The Victorian Government has announced that seniors residing in the state will be given access to an extra 10,000 travel vouchers, in a bid to bolter the state’s tourism industry that has been badly affected by the covid-19 pandemic.
Under the scheme, seniors who hold the vouchers will be eligible to claim a $200 rebate when spending $400 or more on accommodation, tours, experiences and attractions across the state between the 8th April and the 27th May 2022.
Minister for Regional Development Mary-Anne Thomas has said that some of the initial recipients were ineligible due to being from the same family, paving the way for unused vouchers to be redistributed.
The extra 10,000 vouchers will be distributed out among the 25,000 people who unsuccessfully applied in the original ballot. They are urged to check their email to find out whether it's second time lucky.
More than $159 million has been injected into Victoria's tourism sector from previous rounds of the travel voucher scheme.
"This is all part of our government's commitment to help tourism businesses and others come back stronger than ever after the last couple of years," says Victorian State Minister for Regional Development Mary-Anne Thomas.
The Victorian government scheme aims to help the dining, entertainment, travel industries recover from two years of covid-19 enforced lockdowns and border closures.
"I would recommend that any senior Victorian who made application through our ballot process for a travel voucher check their email today and see if they are indeed a recipient of these additional vouchers that have been made available," says Mary-Anne Thomas.
Victoria Tourism Industry chief executive Felicia Mariani said offering another round of vouchers to seniors would be particularly helpful as the industry entered the quieter, post-Easter period and headed into winter.
"These vouchers at this point in time are incredibly useful because they really do help to encourage visitation when the industry needs it the most," says Felicia Mariani.
Huge Increase In Tourists Means That Businesses in Tourism Hotspots Are Increasing Their Wages
Businesses located in regions that are heavily reliant on tourism are giving their staff a huge increase in wages as they compete with other local businesses to find new staff.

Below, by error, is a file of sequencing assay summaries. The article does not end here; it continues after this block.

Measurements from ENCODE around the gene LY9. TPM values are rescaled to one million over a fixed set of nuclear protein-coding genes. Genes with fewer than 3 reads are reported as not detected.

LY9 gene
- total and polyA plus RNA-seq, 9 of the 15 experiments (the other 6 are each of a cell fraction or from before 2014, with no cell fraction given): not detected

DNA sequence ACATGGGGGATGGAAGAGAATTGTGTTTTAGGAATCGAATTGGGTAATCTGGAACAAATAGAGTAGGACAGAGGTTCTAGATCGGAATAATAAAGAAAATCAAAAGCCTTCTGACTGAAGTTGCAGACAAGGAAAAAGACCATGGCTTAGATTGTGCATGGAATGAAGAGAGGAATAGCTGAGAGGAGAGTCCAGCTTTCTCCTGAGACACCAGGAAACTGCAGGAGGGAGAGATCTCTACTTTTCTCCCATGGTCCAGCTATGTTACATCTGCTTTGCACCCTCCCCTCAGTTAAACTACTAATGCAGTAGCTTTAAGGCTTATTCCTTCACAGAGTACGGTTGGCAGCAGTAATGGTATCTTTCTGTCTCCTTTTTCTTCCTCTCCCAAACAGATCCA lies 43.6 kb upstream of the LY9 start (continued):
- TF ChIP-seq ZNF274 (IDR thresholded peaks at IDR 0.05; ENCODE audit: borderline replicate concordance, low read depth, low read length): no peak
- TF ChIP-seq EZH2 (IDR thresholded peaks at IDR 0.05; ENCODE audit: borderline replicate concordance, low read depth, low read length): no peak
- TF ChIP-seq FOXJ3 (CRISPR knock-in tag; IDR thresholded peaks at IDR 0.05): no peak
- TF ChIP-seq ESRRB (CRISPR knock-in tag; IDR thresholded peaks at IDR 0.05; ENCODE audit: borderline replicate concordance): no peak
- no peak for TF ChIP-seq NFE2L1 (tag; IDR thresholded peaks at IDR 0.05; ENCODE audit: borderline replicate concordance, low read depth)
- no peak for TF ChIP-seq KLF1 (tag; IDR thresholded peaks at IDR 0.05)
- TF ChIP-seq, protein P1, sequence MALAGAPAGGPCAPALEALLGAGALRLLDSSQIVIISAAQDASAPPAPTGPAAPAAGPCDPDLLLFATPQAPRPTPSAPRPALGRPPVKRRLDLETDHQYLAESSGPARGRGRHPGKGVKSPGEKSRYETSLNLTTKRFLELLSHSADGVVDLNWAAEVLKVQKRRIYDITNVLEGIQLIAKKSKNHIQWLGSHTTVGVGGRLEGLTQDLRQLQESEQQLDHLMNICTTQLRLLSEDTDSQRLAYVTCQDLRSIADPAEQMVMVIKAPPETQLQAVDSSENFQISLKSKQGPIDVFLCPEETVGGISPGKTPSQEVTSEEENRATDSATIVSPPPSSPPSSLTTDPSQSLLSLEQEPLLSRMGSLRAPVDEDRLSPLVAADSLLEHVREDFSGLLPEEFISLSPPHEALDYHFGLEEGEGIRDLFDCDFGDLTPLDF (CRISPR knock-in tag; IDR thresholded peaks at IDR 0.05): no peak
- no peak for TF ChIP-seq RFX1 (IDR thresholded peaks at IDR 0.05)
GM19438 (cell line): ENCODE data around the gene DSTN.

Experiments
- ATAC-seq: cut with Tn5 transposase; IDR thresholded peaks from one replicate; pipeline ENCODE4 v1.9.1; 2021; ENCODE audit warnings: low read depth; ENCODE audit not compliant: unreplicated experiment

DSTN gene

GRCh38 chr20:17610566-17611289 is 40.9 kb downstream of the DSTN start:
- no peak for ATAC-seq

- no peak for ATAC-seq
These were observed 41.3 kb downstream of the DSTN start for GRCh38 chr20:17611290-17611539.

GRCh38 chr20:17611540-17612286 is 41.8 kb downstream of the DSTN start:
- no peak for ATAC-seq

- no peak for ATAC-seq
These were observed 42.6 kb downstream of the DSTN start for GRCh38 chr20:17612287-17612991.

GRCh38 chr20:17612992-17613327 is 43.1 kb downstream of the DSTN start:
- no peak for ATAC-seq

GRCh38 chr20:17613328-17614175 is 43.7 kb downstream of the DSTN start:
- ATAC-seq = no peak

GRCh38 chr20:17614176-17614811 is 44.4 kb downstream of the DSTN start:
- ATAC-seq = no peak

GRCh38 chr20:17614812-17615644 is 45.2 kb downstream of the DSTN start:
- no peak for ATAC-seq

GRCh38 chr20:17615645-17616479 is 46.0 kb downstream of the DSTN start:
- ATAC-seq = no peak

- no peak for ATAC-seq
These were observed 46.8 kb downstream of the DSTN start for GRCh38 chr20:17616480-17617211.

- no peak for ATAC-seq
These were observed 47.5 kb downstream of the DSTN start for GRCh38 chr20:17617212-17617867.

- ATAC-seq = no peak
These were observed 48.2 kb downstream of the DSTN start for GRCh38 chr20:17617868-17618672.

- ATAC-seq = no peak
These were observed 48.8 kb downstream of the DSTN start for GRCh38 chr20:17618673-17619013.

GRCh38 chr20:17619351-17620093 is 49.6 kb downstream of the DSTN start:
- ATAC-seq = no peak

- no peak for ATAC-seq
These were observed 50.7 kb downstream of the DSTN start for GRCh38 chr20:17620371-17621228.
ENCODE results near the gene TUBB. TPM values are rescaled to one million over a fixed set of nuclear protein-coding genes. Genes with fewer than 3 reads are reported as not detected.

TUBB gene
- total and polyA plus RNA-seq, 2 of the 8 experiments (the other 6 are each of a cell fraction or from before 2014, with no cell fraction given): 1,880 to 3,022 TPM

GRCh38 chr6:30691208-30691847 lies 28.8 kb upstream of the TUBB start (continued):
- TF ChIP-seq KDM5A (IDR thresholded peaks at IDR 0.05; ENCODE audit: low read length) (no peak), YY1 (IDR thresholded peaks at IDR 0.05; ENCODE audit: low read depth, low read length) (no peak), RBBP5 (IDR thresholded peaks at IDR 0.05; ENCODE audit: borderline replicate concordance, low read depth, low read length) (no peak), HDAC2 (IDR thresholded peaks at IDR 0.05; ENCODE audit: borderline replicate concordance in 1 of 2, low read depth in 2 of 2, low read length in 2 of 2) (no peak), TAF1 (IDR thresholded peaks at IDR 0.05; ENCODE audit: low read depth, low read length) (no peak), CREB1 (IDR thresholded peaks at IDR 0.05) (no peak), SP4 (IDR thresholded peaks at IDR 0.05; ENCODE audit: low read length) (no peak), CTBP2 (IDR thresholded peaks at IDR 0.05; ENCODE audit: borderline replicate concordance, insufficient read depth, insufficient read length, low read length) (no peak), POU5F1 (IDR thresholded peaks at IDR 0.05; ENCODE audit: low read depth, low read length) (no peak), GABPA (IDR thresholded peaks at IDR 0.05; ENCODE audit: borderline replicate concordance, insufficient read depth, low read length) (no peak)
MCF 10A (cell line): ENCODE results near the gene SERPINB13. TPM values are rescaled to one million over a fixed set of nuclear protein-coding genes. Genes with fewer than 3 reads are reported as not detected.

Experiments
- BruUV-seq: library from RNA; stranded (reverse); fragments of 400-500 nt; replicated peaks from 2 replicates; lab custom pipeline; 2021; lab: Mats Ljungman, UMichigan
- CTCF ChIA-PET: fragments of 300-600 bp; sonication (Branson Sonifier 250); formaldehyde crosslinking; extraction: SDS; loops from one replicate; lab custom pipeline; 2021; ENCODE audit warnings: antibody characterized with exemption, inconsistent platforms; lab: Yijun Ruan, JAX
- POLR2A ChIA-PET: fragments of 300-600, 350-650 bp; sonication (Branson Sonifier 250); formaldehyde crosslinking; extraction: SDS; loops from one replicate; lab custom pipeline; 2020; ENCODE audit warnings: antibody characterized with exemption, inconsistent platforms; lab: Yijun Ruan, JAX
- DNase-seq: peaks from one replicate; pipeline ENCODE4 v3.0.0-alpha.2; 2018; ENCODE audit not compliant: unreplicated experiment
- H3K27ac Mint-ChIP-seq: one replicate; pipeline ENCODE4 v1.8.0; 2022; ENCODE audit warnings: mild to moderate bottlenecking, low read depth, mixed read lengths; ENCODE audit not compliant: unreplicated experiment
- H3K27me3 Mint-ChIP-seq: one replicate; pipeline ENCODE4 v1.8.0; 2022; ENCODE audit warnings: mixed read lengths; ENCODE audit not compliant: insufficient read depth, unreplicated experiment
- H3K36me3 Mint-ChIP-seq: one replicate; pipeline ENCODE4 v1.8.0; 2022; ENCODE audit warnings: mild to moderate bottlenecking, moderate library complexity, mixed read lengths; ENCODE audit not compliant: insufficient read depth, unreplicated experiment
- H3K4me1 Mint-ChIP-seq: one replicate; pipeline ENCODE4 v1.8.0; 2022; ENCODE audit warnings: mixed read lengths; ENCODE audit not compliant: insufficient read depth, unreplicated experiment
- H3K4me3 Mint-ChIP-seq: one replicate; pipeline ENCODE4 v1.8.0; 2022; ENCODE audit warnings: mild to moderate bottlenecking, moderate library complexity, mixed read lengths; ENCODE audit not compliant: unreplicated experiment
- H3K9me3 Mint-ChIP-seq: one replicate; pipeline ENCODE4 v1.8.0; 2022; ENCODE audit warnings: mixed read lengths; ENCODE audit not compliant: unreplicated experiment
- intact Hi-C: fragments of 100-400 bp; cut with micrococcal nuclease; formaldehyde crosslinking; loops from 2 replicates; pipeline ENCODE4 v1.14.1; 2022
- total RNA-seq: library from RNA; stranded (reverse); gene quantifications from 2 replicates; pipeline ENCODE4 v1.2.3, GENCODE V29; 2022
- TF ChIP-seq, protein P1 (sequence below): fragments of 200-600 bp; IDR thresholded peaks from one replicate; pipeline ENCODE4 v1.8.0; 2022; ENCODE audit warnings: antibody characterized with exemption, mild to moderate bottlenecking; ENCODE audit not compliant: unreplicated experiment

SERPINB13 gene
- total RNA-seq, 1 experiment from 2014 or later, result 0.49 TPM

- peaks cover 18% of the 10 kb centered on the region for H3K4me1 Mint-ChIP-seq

Broome in Northern Western Australia in most cases relies on the backpacker pool of workers, so without them there's been a big shift and it's the workers who are benefiting.
Recently there was a $92,000 salary on offer to make coffees at a Broome cafe, and also $2,200 relocation payments for cooks and kitchen hands to move to Kununurra.
Furthermore, supermarkets in Broome are offering $35 an hour for staff to stack shelves, with one advertising $1,000 bonus payments to staff who stay more than a couple of weeks.
Although the approach is enabling some businesses to shore up a workforce ahead of the peak season which traditionally starts at Easter time it is causing anxiety among those who cannot afford to keep up.
Bikram Pradhan owns a café in Broome has said that he had a painful feeling when he saw a $92,000 barista salary offered by a rival cafe.
Mr. Pradhan is also trying to recruit staff but cannot match the huge salary that has been offered by his competitor.
"At the moment there are five of us pushing through to keep the cafe open, which is a bit crazy; ideally we'd have five more people. It's mentally draining and you can only do it so long. As the weeks go on, you get physically tired and you just can't handle it. It's right before the season starts so I don't know how we'll cope if we can't find the staff,” says Bikram Pradhan.
Instead of offering massive wages, Bikram Pradhan like many other small businesses across located in Broome is pinning his hopes on the imminent return of the backpacker workforce.
During the covid-19 pandemic the number of working holiday makers dropped significantly from 141,000 to as low as 2,000.
The most recent data published by the federal government data indicates that the number of backpackers is bouncing back but is still at just 10 per cent of pre-pandemic levels.
Since Australia reopened to international travellers in December, more than 14,000 backpackers have arrived, with another 41,000 granted visas and expected to arrive soon.